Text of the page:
Live Well | fitness | page 2

TUESDAY, DEC. 24, 2013

Stabilicers SportRunners are chains for your feet. These ice cleats strap to running shoes.

New gadgets to consider for fitness fans in your life

Maybe the best part of having a fitness fanatic on your holiday shopping list is that you likely won’t be stumped when creating your gift list. “What do you get for somebody who already has everything?” doesn’t really apply in an industry that is perpetually producing new exercise gadgets.

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TUESDAY, OCT. 22, 2013

Althea Nelson, center, is joined by other staff and management during “Bruin Break” at UCLA Medical Center.

‘Recess’ keeps workers moving

LOS ANGELES – UCLA Health encourages a little goofing off on company time. But inefficiency is the last thing on the agenda. At least three days a week, employees from 10 departments at UCLA Health facilities gather as the music gets cranked up for a 10-minute workout. It’s called Bruin Break, an adaptation of the “instant recess” initiative developed to motivate “mouse potatoes” by the late Dr. Antronette Yancey, a UCLA public health professor.

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THURSDAY, SEPT. 26, 2013

Trainers address mental health

INDIANAPOLIS – The National Athletic Trainers Association wants colleges to start treating the mental health of college athletes just as seriously as they do physical well-being. The organization outlined a set of broad guidelines Wednesday that it believes should be adopted in an effort to help athletes cope with everything from depression to suicidal thoughts. The recommendations include using athletic trainers and team physicians to help with early detection of potential mental illnesses, provide advice and make treatment referrals while maintaining patient confidentiality.

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TUESDAY, SEPT. 24, 2013

Benefits of exercise improve with age

I love watching our daughter run and play. A desire to run, do cartwheels, splash in the pool and be active comes naturally to most children, but as time passes many of us seem to have less interest in physical activity. We mature, have injuries, become busier, and our activities frequently become more sedentary. Physical activity can start to look more like work than fun. However regular physical activity is a key element to being healthy. Becoming sedentary contributes to weight gain and increases in blood pressure and cholesterol levels. It also puts us at risk for other health issues, like cancer, diabetes and heart disease. Physical activity is one part of recommended treatment for insomnia, depression, and anxiety. Keeping fit may also decrease our risk of dementia as we age.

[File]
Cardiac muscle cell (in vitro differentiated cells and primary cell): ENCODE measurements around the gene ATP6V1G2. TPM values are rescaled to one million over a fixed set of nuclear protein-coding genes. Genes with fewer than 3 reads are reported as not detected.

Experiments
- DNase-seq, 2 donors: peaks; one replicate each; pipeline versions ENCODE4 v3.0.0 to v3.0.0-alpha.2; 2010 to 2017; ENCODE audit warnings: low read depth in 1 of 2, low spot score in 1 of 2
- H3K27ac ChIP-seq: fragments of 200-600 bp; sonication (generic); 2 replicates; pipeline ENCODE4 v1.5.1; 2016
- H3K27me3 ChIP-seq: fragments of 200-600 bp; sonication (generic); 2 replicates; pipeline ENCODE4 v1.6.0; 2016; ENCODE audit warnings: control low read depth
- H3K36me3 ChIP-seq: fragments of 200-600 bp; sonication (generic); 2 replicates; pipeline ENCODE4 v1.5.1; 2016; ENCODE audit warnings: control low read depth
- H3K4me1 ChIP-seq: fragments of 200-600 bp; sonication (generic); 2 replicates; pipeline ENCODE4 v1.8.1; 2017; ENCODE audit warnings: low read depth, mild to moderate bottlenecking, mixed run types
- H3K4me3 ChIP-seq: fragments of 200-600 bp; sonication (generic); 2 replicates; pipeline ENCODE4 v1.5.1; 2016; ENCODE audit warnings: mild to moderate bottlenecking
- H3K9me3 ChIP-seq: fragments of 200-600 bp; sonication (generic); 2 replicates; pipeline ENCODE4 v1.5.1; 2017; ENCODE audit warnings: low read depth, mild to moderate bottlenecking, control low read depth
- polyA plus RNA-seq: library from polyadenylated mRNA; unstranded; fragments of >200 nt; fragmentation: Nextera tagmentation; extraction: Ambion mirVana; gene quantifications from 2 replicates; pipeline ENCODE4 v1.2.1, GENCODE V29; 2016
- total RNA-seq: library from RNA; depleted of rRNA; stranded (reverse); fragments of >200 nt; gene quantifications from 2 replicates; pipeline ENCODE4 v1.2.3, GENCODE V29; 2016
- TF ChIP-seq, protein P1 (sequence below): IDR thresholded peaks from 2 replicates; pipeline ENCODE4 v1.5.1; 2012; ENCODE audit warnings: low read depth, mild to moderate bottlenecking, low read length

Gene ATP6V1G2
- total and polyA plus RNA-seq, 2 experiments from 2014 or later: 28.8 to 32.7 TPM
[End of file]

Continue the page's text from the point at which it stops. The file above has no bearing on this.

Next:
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TUESDAY, SEPT. 10, 2013

Weigh emotional consequences of young dieters

CHICAGO – Counting calories is common for many, especially when trying to lose weight. But can there be emotional consequences from being put on a diet too early in life? “My mom was obsessed with my food intake for as long as I can remember,” said Karen Kataline, author of “Fatlash: Food Police & the Fear of Thin.” “She put me on the stage at the age of 3 and wanted to live out her dreams and disappointments through me. She had unresolved issues about weight and appearance and she wasn’t happy with her own body.”

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MONDAY, SEPT. 9, 2013

Hundreds of cyclists begin to move down Spokane Falls Boulevard for the 21-mile road ride at SpokeFest on Sunday. Cyclists could take part in rides of varying lengths and children could ride a 1-mile loop at Riverfront Park. (Jesse Tinsley)

SpokeFest draws cyclists from miles around 

If kids today are afflicted by inactivity, there was no evidence of that Sunday at Spokane’s Riverfront Park. Tots, tweens and teens were well-represented at SpokeFest, the cycling celebration that offers riders four course options ranging from 1 to 47 miles.

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SUNDAY, AUG. 18, 2013

Idaho board to consider PE requirement 

The Idaho State Board of Education agreed to hear public comment on proposed new statewide physical education requirements during its monthly meeting this week in Pocatello. The board also agreed to a public hearing on a proposal to allow certain computer science and engineering classes to count toward math requirements.